The chips are excellent.

 

 

Unsurprisingly, he is frankly envious of my lunch.

And so he should be – it’s very, very good.

The solo deal, costing an amazing $14.50, consists of the same excellent chips, four pieces of fried chicken, a side serve of coleslaw AND a can of soft drink.

The chicken pieces are ungreasy and wonderful, the coating crisp and powdered with white pepper.

The coleslaw is fine and just the right size for such a meal deal.

 

 

Unfortunately, the coleslaw includes a tine from a plastic fork.

After this too-crunchy ingredient is pointed out to the staff, we receive an apology.

And that’s good enough for us – we never make too much of an issue out of such things or make a play for having the bill waived and/or a freebie future meal.

It will be interesting to watch how Chicken Episode goes on Macaulay Road.

We’ll happily return for more of that fried chicken.

 

Meal of the week No.51: Cornershop

1 Comment

The long-time Yarraville fixture that is Cornershop (9/11 Ballarat Street) is one of our locals – but not really one of our regulars.

Yet here we are on a lovely Saturday, dining on the footpath with our pal, Al Fresco.

We’re not close friends with Al, as eating outside while eating out is a rarity for us.

But today it feels just right.

I’m eager for Bennie to try a Cornershop dish I tried a few weeks back.

For some reason he has been showing an increased interest in – and liking for – dal after years of it being a fixture for us both home and out and about.

Maybe it’s been just background noise for him all that time.

But he heartily agrees with me – the Cornershop’s coconut dahl with idlis, poached eggs, lime and curry leaves ($16.50) is extraordinarily good.

The dahl itself – made with yellow split peas, I think – is lusciously creamy thanks to the coconut content.

The fried curry leaves, coriander and red chilli bits add colour and excitement.

We’re not eggy people by any means, so we’re both bemused that the perfect poached eggs are such a winning and – to us – unlikely addition.

The idlis?

We’re used to the near-mushy consistency of steamed idlis.

The Cornershop versions are magnificent – fried, crisp, a tad salty, amazing.

Solid Vietnamese

5 Comments

 

Pho Ngon, Shop 11/330 Ballarat Road, Braybrook. Phone: 0426 210 714

Our abode closeness to Yarraville village dictates, to quite a large degree, where and how we do our household shopping.

But we are not loyal in that regard – so are quite happy to shop around, depending on where we’re at or, more frequently, where we’re coming from.

So with some life bureaucracy chores dispensed with in Sunshine, we are curious enough to step inside the Ballarat shopping centre that replaced an unsuccessful hardware/homeware establishment quite a while ago.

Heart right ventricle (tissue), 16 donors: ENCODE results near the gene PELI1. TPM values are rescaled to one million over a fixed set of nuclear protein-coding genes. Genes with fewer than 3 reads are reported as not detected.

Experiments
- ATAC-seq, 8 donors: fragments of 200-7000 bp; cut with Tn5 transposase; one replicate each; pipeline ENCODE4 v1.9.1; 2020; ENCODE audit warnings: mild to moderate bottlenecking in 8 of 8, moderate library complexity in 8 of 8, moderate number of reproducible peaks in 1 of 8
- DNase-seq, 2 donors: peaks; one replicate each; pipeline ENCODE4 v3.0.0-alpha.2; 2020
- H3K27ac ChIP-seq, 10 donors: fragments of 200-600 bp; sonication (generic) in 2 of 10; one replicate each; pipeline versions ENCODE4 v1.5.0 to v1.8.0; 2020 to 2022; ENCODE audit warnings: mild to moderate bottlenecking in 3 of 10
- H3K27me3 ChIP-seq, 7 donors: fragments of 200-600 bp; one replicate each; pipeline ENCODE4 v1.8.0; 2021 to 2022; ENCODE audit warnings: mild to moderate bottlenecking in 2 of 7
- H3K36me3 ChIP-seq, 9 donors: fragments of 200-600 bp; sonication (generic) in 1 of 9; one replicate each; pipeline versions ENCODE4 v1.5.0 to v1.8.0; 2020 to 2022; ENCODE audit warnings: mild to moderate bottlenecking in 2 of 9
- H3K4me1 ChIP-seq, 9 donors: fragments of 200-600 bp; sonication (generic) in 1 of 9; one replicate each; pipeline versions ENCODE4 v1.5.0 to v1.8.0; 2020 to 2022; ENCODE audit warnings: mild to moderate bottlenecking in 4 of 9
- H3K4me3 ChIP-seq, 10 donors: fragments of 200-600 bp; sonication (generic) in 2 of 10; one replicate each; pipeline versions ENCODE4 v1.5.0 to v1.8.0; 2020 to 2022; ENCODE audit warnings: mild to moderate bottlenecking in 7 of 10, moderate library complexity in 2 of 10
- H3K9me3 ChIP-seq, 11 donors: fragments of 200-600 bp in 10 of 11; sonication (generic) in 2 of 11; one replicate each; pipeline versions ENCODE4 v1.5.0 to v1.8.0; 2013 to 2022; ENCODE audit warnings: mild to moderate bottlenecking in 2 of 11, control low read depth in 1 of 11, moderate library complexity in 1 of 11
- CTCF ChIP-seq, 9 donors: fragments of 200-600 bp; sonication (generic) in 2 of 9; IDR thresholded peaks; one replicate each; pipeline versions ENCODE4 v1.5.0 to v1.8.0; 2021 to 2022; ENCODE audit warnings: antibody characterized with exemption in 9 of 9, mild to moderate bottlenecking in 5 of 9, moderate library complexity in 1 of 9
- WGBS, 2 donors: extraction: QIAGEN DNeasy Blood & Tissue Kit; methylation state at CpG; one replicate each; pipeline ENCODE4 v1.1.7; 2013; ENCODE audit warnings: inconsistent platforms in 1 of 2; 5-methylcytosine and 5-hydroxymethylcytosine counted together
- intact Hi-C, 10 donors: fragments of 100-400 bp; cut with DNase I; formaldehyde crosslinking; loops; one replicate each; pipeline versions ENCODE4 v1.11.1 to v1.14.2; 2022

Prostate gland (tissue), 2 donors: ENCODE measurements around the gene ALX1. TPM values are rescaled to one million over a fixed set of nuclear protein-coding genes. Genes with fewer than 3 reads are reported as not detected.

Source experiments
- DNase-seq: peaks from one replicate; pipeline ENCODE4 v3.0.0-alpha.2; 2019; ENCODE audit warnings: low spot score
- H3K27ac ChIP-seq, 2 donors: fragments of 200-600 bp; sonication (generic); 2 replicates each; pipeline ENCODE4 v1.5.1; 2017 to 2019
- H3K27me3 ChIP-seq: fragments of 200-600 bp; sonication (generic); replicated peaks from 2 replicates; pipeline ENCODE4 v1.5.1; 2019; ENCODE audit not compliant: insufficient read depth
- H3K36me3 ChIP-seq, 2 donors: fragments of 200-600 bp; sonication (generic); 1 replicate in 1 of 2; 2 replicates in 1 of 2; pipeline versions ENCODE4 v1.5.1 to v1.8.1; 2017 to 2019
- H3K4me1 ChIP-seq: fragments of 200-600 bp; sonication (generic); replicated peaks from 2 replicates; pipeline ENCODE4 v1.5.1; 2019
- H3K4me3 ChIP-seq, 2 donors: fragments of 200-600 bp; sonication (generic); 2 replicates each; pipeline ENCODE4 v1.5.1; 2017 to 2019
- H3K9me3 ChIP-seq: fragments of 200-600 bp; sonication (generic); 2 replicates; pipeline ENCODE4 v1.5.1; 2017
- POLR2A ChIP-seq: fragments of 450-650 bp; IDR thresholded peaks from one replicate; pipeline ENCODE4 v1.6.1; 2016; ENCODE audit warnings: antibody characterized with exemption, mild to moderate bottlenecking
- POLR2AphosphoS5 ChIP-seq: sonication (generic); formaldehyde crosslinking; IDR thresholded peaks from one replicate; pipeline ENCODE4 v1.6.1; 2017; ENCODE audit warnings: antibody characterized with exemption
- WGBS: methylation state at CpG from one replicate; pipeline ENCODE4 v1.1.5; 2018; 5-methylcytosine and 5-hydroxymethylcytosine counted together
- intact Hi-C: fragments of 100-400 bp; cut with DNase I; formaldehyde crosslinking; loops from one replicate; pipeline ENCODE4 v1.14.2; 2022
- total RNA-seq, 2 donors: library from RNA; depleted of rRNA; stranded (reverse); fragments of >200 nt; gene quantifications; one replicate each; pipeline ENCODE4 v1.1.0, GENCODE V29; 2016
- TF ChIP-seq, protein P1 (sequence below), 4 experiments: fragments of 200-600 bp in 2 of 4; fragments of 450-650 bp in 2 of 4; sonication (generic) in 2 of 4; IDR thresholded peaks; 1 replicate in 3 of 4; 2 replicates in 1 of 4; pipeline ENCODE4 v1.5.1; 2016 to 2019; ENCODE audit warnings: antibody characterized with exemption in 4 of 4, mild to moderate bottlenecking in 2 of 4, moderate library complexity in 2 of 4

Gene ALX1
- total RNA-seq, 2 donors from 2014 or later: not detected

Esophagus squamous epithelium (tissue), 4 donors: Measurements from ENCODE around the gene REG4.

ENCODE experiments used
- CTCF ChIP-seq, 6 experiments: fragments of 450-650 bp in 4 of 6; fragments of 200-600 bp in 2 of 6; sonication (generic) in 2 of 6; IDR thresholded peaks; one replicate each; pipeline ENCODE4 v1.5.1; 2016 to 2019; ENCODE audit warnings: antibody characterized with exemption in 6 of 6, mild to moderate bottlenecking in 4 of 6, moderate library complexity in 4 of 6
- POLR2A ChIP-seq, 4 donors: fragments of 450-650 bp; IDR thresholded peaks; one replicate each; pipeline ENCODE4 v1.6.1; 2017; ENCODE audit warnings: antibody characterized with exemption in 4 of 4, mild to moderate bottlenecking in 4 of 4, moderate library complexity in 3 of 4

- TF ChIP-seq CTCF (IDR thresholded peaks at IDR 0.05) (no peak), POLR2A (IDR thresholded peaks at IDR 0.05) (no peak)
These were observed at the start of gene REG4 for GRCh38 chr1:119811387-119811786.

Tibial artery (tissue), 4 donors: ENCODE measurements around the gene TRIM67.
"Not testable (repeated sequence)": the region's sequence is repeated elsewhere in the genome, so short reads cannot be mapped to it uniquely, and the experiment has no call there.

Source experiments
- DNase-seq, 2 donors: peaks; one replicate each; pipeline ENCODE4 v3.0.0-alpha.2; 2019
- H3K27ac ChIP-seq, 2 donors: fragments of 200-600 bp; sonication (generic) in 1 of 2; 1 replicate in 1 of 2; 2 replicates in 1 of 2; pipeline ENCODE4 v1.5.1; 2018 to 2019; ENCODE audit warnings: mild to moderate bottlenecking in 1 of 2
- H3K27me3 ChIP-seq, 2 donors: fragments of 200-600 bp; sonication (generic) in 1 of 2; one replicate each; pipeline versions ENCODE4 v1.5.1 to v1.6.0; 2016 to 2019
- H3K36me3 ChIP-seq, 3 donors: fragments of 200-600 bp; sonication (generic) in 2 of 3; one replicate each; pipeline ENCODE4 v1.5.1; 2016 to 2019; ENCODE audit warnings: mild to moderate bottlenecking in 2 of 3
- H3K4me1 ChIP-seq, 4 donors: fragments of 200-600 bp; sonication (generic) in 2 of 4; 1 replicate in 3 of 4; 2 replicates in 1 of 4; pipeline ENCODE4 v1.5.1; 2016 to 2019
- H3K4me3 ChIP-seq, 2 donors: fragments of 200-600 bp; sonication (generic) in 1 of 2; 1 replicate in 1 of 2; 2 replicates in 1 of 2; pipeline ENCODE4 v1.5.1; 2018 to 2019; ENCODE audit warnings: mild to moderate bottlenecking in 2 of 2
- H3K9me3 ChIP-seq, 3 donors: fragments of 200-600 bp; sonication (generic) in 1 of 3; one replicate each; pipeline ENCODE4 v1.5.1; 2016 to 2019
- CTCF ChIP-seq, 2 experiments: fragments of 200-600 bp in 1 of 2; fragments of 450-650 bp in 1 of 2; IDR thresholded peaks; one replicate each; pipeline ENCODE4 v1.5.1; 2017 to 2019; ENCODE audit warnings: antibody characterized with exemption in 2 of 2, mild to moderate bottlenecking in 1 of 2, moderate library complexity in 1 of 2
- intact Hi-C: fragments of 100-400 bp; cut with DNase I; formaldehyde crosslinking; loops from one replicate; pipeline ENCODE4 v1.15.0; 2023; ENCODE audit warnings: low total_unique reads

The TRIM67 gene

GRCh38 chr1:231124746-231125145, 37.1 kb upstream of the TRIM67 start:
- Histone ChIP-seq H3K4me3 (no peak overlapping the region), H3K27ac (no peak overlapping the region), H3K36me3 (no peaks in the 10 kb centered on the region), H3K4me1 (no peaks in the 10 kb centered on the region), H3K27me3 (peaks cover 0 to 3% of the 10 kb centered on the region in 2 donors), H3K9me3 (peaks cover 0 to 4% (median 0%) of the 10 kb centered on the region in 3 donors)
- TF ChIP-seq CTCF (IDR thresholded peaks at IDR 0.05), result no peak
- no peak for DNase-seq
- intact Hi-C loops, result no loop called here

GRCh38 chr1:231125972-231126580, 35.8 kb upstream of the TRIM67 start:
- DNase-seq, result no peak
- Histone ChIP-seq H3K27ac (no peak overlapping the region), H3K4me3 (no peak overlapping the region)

A search for “Braybrook shopping centre” turns up the long-time retail/service hub on the corner of Ballarat Road and Ashley Street – so I’m not sure if this new  one further up Ballarat has a name.

But nope, nothing there’s for us in terms of grocery shopping.

Or any other kind of shopping.

Food?

Some fast-food options that don’t exactly leap out at us in terms of enticement.

But wait – there is right here a good Vietnamese restaurant, one with a far more comprehensive menu (see below) than most people may expect.

So we settle in for lunch.

 

 

Bennie enjoys his “bun thit nuong + cha gio” (rice vermicelli with grilled pork and spring rolls, $13)  – it’s a good, solid rendition.

 

 

But my com ga Nha Trang (Nha Trang farm chicken rice, $16) is significantly better – and it’s a surprise to find such a dish at a rather generic suburban shopping centre.

The soup is just warm, quite sweet and flavoursome; the rice is nice.

The chicken is, as I’d hoped for given the “farm” part of the menu listing, more chewy and higher in flavour than typical Vietnamese restaurant chook.

The salady jumble in which my chicken is entwined and the similar salad alongside have plenty crunch and sweet ‘n’ sour flavour contrasts.

There’s places in Footscray and Sunshine I’d expect a zingier version of this rice dish, but this is fine.

If this centre was our local shop stop, we’d be eating at this joint at least once a week.

 

That’s my gel

2 Comments

Gelati by d’Asporto, 3/11d Murray Street, Yarraville.

As if we aren’t spoiled enough in the inner west for ice-cream and gelati … along comes Gelati by d’Asporto.

Under the auspices, of course, of the namesake pizza/pasta/Italian joy restaurant just around the corner and – also very much part of the same family business – another eatery at Rifle Range shopping centre and the fabulous kiosk at Williamstown Beach.

The new gelati shop is all smiling business and no fuss – just ice delights and a couple of standing/leaning tables to enjoy them.

Given the plethora of eating – and coffee – options in Yarraville village, this streamlined approach makes all sorts of sense.

I make my first visit, as a guest (see full disclosure below), with high expectations that are easily met and even surpassed.